Jump to content


Photo

From Amateur to Pro


  • Please log in to reply
2 replies to this topic

#1 Jed Shepherd

Jed Shepherd
  • Basic Members
  • PipPip
  • 60 posts
  • Student

Posted 10 November 2010 - 12:41 AM

I understand that professional DOP's have plenty of knowledge over what I have but i thought i would see what people on here think.

I was discussing with someone the other day about wether the fact of a huge budget all of a sudden makes a dop's work look much better if that makes sense. Like anyone on here who might have been DOP on a feature and then gone back to shoot on a worse format do you notice a drop in quality. I understand of course camera quality will play a part but it seems that movies have nothing amateur feeling about them. Does this mean these pro's could go back to a worse format and create something that still looks great.
  • 0

#2 Brian Drysdale

Brian Drysdale
  • Basic Members
  • PipPipPipPip
  • 5069 posts
  • Cinematographer

Posted 10 November 2010 - 03:53 AM

Quite a few DPs shoot on or have shot on everything from Super8 to 65mm and DV to HDCAM SR or RAW. Some feature films have a mixture of these formats in them and are part of the visual style of the film.

You'll notice a difference in that each format has a characteristic eg higher or lower resolution, but much also depends on your lighting rig (large or small) and how the DP uses light, composes their images and exposes within the dynamic range of the format they're using.
  • 0

#3 Markus Rave

Markus Rave
  • Basic Members
  • PipPipPip
  • 103 posts
  • Cinematographer
  • Frankfurt, Germany

Posted 10 November 2010 - 09:41 AM

I would say that a professional will deliver repeatable results for the given task. Also he will deliver a continuity in his or her work so that you can semlessly match footage shot on different locations or in a studio environment together.

As for equipment money may show in a picture, as for some locations you really may need huge crew and setup. But I find your thought coming from the wrong end of the line. First there is story and script. Second you may think about a budget if you happen to have one and plan your production accordingly. There is no going back to a bad format. All formats deliver a potential in the hand of a skilled cinematographer and even in expensive movies artistic decisions may call for a "cheap" camera to express the given mood. A professional filmmaker will know the limitations of the equipment he is working with and this can add to the overall look of the film. So in the end skills and artistry make a picture and a look for the film. And here of course experience is very very helpful.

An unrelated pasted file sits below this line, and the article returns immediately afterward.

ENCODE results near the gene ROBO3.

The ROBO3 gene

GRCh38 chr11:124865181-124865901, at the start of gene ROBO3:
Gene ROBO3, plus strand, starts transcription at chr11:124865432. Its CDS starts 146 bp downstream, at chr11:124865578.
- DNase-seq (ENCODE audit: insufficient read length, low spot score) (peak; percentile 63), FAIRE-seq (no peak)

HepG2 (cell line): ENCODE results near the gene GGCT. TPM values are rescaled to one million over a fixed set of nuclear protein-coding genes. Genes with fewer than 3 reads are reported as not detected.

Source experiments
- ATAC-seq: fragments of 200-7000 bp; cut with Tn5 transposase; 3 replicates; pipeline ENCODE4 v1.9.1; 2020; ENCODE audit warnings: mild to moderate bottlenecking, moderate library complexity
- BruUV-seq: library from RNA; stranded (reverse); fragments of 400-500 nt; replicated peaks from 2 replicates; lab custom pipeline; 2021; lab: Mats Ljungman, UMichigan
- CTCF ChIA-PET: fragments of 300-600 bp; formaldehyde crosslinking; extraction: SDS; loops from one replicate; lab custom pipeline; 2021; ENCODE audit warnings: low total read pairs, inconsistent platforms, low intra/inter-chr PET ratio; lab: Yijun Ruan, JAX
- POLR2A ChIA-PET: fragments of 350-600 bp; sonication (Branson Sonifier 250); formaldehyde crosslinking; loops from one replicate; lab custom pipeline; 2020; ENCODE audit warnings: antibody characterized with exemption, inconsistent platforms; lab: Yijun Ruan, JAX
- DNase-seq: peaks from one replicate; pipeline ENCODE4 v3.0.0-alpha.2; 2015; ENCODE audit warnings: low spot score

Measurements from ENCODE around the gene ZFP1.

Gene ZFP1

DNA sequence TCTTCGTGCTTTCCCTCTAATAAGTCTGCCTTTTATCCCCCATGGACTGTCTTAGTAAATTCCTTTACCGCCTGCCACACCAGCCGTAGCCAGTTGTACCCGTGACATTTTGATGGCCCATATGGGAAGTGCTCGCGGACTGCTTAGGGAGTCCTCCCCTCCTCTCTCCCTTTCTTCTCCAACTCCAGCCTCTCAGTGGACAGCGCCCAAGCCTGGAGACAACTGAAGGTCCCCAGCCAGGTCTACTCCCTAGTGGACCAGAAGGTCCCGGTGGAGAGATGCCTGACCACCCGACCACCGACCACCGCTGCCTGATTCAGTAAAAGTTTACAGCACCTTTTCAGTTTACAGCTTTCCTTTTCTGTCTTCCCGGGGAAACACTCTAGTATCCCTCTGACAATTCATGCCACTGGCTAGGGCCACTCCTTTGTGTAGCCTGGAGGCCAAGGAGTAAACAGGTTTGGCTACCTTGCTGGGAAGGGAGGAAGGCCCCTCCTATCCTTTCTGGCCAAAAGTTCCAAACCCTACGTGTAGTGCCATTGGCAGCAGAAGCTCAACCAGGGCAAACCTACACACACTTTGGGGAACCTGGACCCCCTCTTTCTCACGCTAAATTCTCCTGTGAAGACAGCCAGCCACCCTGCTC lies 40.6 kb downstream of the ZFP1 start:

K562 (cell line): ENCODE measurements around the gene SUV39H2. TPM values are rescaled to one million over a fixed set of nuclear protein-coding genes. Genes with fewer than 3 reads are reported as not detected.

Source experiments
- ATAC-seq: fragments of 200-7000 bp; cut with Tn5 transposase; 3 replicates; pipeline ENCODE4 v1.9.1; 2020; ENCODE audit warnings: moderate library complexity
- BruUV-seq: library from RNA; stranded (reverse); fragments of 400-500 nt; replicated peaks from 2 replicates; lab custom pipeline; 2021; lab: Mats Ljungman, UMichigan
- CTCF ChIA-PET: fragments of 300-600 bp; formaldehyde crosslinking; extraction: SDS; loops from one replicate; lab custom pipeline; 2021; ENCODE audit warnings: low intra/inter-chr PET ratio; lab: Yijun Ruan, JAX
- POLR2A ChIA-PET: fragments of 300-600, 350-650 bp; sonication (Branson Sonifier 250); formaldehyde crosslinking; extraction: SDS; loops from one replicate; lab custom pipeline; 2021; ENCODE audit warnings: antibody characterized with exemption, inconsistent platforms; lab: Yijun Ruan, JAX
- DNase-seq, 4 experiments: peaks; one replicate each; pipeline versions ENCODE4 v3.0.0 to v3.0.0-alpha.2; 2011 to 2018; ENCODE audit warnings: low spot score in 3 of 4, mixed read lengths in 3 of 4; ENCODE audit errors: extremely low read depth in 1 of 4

The amateur feeling you describe has many facettes as lack of skill and craft, missing inspiration, bad script and much more. I feel that my craft has developed over the time and that can be seen on any picture I make. If there is no budget you can go back on experience you made earlier so stepping up the ladder and keeping your eye open is a good thing.
  • 0


Wooden Camera

Opal

Rig Wheels Passport

Media Blackout - Custom Cables and AKS

Broadcast Solutions Inc

Tai Audio

Ritter Battery

Technodolly

Gamma Ray Digital Inc

Aerial Filmworks

FJS International, LLC

Glidecam

Abel Cine

Paralinx LLC

Willys Widgets

The Slider

rebotnix Technologies

CineLab

Metropolis Post

Visual Products

CineTape

Glidecam

rebotnix Technologies

Rig Wheels Passport

Technodolly

Opal

The Slider

Ritter Battery

Wooden Camera

Visual Products

Broadcast Solutions Inc

CineTape

Gamma Ray Digital Inc

Paralinx LLC

Media Blackout - Custom Cables and AKS

Aerial Filmworks

Willys Widgets

Metropolis Post

CineLab

FJS International, LLC

Abel Cine

Tai Audio